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nation's largest mental health care provider it's exploding on any given day about twenty five to thirty percent of the inmates here at the county jail suffer from some sort of severe mental illness here in the minimum security section of the jail most inmates suffer from some kind of mental health issue most of the crimes they're accused of are nonviolent drug related almost all of these inmates are on psychiatric medication a lot of antidepressants and things i.b.m. as well one thing you know here they take part in group counseling sessions for an hour therapy but resources are wearing thin and experts say many of these men diagnosed with mental health disorders simply don't belong behind bars they're under stress a court case and then again you know if they get you killed is separated from friends and family in some here for the very first time which means it's really difficult to just this dorm holds three hundred eighty four beds oh one of the jail
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rooms like this became flooded with psychiatric patients after chicago made deep cuts to mental health care services we've had three state hospitals state mental hospitals in the state of illinois that have closed over the last two years six of the twelve mental health clinics here in chicago specifically have closed. a couple large private clinics have it closed down as well because they can't get funding anymore it's an absolute disaster without a place to turn for support many of the inmates that shuffle through cook county jail and up homeless they will be effectively warehoused they will they will sit in a cell and there's nothing magical about a prison cell the problems you bring to prison won't magically go away just because you're incarcerated that's why so many inmates return back to jail may. detainee's here in the maximum security division are repeat offenders outside the walls of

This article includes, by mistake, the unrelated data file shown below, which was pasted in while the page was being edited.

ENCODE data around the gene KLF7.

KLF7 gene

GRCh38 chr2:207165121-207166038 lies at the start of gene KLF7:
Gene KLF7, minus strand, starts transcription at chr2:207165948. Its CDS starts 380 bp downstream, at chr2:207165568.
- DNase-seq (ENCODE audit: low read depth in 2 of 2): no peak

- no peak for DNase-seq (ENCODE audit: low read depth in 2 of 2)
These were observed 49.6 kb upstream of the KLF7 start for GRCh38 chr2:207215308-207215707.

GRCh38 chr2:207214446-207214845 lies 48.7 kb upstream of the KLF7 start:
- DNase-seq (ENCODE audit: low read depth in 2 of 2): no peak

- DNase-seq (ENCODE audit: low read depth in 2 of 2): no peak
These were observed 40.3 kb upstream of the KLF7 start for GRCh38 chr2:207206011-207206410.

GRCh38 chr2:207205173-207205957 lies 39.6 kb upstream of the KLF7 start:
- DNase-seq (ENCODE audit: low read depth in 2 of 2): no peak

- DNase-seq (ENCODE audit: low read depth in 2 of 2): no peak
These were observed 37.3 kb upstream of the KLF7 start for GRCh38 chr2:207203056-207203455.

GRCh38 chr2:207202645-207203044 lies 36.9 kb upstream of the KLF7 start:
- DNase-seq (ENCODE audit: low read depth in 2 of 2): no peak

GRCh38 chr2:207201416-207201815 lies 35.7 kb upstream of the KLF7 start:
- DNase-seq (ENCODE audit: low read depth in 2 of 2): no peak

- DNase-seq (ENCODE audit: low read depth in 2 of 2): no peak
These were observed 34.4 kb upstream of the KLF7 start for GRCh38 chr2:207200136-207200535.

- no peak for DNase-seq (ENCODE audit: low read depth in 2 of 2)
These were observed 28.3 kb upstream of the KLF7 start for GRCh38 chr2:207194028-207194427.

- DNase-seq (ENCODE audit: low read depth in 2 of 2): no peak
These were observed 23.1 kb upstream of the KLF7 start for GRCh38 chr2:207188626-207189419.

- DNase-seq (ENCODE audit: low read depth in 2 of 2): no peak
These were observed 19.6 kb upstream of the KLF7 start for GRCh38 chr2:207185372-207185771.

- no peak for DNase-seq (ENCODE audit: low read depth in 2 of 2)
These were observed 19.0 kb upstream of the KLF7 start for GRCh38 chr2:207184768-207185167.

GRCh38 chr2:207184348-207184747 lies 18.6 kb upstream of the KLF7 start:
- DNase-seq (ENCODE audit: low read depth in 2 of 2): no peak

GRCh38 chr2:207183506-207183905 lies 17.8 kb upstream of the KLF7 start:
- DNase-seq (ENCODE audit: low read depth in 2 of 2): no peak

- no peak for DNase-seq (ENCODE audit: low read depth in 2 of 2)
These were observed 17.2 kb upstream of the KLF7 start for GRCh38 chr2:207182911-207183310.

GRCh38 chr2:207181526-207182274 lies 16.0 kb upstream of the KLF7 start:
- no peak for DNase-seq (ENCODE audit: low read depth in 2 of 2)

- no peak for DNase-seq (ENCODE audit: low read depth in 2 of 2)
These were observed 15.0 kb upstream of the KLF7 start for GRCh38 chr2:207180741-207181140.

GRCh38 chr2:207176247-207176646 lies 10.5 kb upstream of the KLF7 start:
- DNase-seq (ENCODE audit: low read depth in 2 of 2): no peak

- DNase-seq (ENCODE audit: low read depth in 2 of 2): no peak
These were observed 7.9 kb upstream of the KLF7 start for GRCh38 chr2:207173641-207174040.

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jail they fail to get the medication they need and turn to drugs and crime that's the challenge for illinois in several scenarios states to now mean nothing services for people who go back for the underprivileged getting help for mental health outside of prison faces financial and political challenges when it comes to budget cutting time the first thing to go we fight is always mental health services because nobody cares about these people they don't have a voice as long as psychiatric services remain scarce it's almost certain and the halls of cook county jail and others across the country will continue to overflow in chicago liz of all our team. that will do it for now for more of the stories recovered from syria to the latest on the n.s.a. revelations go to youtube dot com slash r.t. america and check out our web site r t v dot com slash usa you can follow me on twitter at sam sachs see you back here at eight pm.
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we said we are you in newport an investigation by human rights groups make it abundantly clear obama's drone policies may constitute war crimes under international law and the white house dismisses these claims it would appear washington reserves the exceptional right to murder with impunity. plus i was a new alert animation scripts scare me a little bit. there is breaking news tonight and we are continuing to follow the breaking news. alexander's family cry tears of the why it great thing that has. ever come.